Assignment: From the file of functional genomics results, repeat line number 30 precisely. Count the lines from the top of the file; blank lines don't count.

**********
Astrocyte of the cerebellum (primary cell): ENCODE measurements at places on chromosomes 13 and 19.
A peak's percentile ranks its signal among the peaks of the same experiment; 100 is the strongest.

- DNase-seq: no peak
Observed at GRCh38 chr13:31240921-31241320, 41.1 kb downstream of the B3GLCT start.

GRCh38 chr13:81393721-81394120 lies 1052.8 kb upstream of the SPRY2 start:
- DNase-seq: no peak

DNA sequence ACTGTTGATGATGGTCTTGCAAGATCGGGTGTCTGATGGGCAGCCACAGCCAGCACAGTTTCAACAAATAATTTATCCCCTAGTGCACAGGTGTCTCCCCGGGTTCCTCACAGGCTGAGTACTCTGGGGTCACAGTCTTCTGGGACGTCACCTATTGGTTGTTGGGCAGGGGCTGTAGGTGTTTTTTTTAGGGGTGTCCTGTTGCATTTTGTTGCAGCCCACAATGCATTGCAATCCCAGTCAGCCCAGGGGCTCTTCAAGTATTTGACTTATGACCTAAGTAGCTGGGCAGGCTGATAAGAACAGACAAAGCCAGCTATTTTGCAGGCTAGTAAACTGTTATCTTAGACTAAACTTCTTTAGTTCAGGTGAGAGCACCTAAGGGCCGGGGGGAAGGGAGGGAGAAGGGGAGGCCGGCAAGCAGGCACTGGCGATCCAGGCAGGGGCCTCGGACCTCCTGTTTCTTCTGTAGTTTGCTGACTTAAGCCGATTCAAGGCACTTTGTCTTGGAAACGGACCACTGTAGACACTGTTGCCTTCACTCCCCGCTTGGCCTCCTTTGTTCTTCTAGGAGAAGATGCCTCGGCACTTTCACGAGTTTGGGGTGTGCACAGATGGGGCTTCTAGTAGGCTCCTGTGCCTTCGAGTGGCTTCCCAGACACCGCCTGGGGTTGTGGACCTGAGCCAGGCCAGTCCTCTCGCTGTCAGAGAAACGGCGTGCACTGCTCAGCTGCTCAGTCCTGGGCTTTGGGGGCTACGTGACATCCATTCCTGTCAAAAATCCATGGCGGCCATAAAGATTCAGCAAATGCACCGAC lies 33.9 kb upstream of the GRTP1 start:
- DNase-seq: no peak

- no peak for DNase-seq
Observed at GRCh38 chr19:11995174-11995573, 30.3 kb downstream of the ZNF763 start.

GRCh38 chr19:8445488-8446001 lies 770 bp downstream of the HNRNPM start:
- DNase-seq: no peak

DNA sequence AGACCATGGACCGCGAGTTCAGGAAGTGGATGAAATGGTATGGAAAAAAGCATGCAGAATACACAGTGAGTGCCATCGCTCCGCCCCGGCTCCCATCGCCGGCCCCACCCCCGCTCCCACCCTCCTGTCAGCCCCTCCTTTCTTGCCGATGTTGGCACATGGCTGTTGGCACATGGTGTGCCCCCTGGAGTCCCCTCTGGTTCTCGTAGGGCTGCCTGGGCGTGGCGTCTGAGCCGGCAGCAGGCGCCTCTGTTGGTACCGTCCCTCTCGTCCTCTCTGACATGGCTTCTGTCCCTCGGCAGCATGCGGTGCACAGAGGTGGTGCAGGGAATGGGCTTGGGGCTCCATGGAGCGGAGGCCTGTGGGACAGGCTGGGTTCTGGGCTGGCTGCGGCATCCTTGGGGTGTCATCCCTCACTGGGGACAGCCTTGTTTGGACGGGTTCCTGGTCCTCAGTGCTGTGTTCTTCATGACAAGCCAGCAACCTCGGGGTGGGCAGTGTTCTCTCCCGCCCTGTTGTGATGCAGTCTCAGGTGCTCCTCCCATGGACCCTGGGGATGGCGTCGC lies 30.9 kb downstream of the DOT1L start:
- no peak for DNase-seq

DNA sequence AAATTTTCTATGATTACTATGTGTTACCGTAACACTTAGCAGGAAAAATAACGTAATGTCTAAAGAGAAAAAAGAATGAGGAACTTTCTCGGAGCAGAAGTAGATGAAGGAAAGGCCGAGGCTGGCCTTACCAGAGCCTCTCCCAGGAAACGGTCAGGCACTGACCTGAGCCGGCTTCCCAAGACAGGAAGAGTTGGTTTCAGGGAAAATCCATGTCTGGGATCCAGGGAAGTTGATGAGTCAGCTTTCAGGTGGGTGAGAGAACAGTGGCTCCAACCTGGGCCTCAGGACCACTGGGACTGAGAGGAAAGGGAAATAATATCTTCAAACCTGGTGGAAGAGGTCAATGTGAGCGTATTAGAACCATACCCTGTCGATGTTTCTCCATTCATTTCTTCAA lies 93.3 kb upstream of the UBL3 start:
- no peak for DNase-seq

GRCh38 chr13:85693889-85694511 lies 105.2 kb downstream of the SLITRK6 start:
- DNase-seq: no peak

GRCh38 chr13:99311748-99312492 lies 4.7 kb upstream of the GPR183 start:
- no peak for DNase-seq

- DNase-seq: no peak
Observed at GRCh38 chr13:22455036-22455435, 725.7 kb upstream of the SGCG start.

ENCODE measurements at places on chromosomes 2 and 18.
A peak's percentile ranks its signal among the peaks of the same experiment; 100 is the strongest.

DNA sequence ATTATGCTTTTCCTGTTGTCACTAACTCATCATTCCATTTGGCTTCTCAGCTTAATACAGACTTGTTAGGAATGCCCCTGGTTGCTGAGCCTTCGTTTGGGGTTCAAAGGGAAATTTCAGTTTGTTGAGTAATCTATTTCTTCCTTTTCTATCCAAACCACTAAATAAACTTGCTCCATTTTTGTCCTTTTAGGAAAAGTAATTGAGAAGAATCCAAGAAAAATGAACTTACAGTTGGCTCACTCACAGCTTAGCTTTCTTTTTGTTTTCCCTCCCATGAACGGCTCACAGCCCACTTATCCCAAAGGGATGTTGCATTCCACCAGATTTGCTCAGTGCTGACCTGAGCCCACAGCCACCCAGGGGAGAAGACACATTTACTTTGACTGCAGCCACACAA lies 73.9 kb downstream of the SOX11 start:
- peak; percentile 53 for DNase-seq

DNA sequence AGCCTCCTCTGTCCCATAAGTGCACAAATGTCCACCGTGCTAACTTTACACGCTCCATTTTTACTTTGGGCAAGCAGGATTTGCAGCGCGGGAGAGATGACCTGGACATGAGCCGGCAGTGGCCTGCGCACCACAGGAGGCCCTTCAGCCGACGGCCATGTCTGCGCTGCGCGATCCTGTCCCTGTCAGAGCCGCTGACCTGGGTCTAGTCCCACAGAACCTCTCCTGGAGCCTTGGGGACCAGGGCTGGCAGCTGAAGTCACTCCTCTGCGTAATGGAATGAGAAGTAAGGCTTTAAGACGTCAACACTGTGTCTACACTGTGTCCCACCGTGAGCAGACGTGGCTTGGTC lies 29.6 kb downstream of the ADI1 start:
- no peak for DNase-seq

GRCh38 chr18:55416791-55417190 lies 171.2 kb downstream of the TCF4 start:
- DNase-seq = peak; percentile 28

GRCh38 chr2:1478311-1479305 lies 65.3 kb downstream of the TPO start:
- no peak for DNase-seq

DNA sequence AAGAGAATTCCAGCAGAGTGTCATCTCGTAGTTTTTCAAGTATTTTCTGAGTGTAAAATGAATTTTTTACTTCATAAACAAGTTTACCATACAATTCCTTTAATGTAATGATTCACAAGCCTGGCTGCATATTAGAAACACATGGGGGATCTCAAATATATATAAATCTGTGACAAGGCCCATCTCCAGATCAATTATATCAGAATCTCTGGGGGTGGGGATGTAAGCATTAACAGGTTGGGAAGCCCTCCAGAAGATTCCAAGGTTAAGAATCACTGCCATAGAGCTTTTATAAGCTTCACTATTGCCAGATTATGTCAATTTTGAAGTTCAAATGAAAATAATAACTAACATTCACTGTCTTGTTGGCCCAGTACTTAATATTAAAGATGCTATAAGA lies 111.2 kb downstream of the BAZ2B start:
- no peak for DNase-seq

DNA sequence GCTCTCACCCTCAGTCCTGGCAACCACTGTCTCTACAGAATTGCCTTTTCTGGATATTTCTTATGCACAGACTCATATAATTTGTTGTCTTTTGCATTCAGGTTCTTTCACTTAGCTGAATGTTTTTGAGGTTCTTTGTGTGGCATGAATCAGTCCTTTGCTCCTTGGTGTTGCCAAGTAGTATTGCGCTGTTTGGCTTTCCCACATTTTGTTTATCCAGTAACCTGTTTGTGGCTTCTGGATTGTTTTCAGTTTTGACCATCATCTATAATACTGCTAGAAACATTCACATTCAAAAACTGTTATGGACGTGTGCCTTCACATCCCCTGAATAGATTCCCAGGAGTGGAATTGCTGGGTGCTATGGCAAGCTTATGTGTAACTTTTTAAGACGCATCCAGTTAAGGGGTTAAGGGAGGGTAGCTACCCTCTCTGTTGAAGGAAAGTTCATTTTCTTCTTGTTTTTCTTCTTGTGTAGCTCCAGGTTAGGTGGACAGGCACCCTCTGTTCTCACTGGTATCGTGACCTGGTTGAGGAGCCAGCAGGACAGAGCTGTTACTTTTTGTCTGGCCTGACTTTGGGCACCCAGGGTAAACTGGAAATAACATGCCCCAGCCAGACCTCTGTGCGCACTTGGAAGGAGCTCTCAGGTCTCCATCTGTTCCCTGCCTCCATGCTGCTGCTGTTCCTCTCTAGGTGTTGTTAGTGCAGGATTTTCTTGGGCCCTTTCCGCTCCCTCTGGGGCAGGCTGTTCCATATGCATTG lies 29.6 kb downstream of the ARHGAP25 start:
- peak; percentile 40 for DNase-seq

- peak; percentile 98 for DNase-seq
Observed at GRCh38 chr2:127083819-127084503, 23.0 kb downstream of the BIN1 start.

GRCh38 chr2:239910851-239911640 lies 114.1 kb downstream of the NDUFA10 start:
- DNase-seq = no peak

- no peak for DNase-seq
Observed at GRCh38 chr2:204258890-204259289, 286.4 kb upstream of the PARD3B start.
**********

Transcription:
- DNase-seq = peak; percentile 28